When a breaking news event occurs, the traders who hear it first often come out on top.
And now that social media platforms like Twitter are coming to rival traditional news outlets in disseminating breaking news, that means traders are having to adapt.
Now, an online brokerage is trying to capitalise on this trend by offering real-time, social media news alerts to its clients.
Financial services firm Scottrade has partnered with social media intelligence platform Contix to service its trading clients, the companies said Tuesday August 2.
Contix analyses over half a billion social and traditional media posts per day and sends actionable news alerts containing the very earliest mentions of breaking, market-moving news to allow traders to make more timely and informed trading decisions.
“Twitter and social media emerged as a new data set many years ago,” Ryan Bailey, CEO of Contix, told Business Insider. “People would see breaking news events on smart phones and take a video or report on it. It’s a new and valuable data set for the financial services sector to use.”
Scottrade provides the alerts through its ScottradeELITE platform. Traders can create custom alerts based on their own trading criteria, choosing either specific company names, sectors, or asset classes.
The alerts flow through in real time and link to a tool called Viewpoints that offers more in-depth analysis. The Viewpoints dashboard has graphs, recent news alerts, sentiments, stock price, trading volumes, and contextual information that can create a more complete picture of the alert.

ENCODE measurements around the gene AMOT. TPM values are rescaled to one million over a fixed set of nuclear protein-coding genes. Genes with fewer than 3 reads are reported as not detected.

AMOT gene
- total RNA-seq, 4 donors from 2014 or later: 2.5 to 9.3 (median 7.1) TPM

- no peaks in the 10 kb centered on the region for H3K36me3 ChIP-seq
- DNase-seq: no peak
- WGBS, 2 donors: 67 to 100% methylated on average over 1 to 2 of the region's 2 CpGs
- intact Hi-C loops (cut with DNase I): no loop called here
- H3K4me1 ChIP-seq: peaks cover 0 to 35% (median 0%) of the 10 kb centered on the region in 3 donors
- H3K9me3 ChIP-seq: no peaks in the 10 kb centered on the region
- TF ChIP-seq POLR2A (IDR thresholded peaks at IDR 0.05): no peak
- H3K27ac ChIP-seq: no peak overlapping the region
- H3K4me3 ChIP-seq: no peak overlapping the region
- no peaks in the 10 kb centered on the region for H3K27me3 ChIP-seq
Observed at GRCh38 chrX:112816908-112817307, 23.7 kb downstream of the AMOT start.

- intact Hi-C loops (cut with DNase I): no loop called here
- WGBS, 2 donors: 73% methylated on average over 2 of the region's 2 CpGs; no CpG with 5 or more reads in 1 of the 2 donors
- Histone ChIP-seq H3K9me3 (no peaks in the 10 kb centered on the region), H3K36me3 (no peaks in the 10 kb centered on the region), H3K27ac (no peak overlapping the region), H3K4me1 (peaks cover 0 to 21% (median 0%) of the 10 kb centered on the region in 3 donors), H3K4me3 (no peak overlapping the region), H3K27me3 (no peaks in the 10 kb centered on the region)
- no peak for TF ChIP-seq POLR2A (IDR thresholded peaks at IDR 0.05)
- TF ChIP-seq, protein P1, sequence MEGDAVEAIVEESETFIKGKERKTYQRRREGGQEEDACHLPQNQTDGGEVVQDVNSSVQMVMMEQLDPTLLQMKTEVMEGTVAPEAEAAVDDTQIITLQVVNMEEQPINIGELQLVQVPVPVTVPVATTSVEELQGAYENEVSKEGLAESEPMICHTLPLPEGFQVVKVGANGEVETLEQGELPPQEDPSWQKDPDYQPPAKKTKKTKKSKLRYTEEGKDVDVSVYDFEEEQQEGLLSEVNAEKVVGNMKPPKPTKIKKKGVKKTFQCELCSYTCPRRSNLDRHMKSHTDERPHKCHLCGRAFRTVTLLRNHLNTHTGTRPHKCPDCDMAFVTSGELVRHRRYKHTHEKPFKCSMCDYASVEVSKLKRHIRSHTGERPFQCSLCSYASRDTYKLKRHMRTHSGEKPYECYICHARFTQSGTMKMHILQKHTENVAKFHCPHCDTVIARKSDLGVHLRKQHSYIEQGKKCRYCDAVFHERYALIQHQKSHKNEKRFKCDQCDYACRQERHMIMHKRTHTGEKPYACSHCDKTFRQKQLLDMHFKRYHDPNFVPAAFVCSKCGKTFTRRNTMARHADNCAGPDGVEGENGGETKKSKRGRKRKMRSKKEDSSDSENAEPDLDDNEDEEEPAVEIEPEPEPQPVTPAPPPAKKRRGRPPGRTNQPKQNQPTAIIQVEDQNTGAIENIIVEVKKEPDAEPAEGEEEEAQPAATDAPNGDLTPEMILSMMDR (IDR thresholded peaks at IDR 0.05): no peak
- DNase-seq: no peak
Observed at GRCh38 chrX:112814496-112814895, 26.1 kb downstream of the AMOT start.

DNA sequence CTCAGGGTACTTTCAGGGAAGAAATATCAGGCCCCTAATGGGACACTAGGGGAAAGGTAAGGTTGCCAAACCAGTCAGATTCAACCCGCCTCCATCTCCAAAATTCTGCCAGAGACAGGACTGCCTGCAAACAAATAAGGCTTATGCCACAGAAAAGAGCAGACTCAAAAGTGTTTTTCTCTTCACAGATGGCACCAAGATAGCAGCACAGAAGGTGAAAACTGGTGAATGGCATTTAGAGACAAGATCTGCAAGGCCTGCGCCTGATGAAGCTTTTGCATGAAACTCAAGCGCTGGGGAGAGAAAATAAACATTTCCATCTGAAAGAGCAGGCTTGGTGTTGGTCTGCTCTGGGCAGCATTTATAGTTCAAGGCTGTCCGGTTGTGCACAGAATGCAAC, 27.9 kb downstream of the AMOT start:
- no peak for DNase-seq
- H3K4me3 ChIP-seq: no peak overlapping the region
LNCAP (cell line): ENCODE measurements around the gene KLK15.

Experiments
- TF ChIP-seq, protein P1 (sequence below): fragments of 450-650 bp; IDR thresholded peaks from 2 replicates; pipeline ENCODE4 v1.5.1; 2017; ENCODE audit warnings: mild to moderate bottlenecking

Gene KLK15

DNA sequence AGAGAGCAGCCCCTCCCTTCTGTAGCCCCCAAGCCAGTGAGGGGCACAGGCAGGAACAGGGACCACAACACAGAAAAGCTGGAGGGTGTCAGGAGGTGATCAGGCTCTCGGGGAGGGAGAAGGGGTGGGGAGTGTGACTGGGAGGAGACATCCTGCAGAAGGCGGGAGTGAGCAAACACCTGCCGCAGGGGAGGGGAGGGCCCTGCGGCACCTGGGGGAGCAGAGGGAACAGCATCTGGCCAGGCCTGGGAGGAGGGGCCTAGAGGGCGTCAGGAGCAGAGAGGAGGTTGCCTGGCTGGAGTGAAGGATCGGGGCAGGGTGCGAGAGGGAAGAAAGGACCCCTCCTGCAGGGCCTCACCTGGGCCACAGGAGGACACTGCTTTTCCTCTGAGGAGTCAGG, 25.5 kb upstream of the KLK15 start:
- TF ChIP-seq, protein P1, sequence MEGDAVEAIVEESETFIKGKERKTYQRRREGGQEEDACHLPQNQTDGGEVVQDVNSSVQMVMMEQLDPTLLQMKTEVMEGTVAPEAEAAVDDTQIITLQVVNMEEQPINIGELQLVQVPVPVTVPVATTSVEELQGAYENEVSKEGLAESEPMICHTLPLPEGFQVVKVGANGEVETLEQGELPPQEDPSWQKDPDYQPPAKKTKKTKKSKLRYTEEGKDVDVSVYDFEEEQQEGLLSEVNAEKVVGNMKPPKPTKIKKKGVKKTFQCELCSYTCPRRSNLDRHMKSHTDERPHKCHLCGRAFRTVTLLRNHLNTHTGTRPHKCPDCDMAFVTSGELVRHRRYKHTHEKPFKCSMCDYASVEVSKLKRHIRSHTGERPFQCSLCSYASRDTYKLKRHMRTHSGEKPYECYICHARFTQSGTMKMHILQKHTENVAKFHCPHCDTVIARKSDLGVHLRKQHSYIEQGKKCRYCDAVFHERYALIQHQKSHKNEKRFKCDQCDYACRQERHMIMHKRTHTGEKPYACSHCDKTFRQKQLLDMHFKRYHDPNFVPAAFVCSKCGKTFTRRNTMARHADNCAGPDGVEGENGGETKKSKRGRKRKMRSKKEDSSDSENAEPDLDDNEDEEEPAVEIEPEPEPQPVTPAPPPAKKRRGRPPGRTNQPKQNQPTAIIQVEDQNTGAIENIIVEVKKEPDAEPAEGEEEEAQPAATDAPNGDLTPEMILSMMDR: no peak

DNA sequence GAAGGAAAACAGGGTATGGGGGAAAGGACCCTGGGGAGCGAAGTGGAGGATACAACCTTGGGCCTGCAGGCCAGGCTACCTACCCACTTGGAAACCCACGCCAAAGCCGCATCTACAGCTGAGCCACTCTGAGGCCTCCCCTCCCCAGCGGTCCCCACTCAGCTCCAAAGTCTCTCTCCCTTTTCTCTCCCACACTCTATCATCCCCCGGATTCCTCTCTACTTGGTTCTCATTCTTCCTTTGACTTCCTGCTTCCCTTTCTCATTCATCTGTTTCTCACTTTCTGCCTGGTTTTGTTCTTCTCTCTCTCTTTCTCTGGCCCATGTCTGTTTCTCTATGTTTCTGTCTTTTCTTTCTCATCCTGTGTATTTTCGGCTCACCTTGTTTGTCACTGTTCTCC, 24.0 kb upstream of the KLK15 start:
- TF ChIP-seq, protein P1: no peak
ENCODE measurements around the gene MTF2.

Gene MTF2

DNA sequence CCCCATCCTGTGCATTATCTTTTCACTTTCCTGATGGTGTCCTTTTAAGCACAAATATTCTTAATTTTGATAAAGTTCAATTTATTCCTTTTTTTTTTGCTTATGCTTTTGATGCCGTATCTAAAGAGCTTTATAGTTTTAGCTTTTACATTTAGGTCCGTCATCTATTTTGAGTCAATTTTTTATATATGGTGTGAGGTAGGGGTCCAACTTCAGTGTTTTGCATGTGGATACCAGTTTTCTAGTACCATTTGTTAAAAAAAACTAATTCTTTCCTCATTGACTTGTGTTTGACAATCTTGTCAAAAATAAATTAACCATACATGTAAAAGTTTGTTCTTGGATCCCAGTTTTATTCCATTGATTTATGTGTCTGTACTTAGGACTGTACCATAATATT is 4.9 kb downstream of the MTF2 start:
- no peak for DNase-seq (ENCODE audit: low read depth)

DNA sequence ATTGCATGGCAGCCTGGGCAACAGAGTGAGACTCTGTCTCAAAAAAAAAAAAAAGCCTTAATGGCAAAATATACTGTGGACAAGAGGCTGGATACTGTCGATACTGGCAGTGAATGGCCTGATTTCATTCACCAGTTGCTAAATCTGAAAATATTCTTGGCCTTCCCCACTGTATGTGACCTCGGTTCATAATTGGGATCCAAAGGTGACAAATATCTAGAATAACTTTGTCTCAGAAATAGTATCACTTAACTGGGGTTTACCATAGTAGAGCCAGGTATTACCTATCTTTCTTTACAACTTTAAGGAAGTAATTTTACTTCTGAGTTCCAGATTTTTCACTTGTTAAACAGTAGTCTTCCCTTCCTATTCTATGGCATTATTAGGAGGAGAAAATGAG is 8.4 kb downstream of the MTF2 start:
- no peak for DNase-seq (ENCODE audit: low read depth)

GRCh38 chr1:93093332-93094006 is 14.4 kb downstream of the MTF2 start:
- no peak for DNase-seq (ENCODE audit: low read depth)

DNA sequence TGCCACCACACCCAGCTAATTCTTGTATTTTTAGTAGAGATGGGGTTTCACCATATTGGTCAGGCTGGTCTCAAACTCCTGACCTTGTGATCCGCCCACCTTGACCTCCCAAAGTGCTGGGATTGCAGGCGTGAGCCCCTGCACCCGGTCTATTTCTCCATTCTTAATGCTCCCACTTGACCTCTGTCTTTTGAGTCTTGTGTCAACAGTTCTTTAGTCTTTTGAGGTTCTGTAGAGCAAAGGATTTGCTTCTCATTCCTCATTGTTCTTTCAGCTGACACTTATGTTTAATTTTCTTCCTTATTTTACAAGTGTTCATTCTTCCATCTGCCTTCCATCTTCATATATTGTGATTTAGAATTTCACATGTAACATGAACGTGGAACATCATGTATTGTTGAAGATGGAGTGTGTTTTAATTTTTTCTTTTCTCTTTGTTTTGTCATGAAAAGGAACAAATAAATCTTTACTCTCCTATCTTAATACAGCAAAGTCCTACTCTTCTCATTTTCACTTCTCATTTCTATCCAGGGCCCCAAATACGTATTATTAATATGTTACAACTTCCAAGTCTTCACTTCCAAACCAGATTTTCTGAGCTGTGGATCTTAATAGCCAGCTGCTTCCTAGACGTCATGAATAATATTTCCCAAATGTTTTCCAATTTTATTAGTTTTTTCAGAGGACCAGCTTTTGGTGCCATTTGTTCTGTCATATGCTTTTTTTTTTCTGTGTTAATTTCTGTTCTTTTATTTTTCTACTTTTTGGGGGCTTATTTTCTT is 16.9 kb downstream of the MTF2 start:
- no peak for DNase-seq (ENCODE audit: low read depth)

Bailey said that Contix sent out nearly 2000 alerts per day across all assets during earnings season, but typically, an individual custom list of 50 names will get 10 to 15 alerts per day.
The tool is offered free of charge for 2 weeks for elite Scottrade clients, and those who end up subscribing receive a discounted rate from Contix and 20 free trades from Scottrade. Contix charges a flat fee of $60 per month for use of its service.
While social media can often provide information faster than traditional news outlets, the medium is also vulnerable to rumours, hoaxes and frauds aimed at manipulating stock prices.
Contix however, is well versed in how to spot a hoax.
When someone created a fake Bloomberg news story that Twitter itself was fielding takeover bids, Contix immediately spotted a few clues that it was fraud, according to Bailey.
“At the core of our systems is a credibility analysis algorithm,” he said.
The company filters out the noise and volume of social media by rating the source of the news. Sources are ranked according to credibility levels, and if news comes from a lower credibility source, the system waits for corroboration from independent sources before an alert is released.
The algorithm also analyses different meta data related to the social media users, including previous posts, frequency of posts, connections, quality of connections, and how long the account has existed.
“At the core of system,” said Bailey, “are tools to prevent bad actors.”
The company launched in 2012 and started off by selling services to institutions, including hedge funds, investment banks, propietary trading shops, and research firms.
“We built a product from the ground up to meet their needs,” Bailey said.
They are now expanding their platform to retail investors and individual traders.
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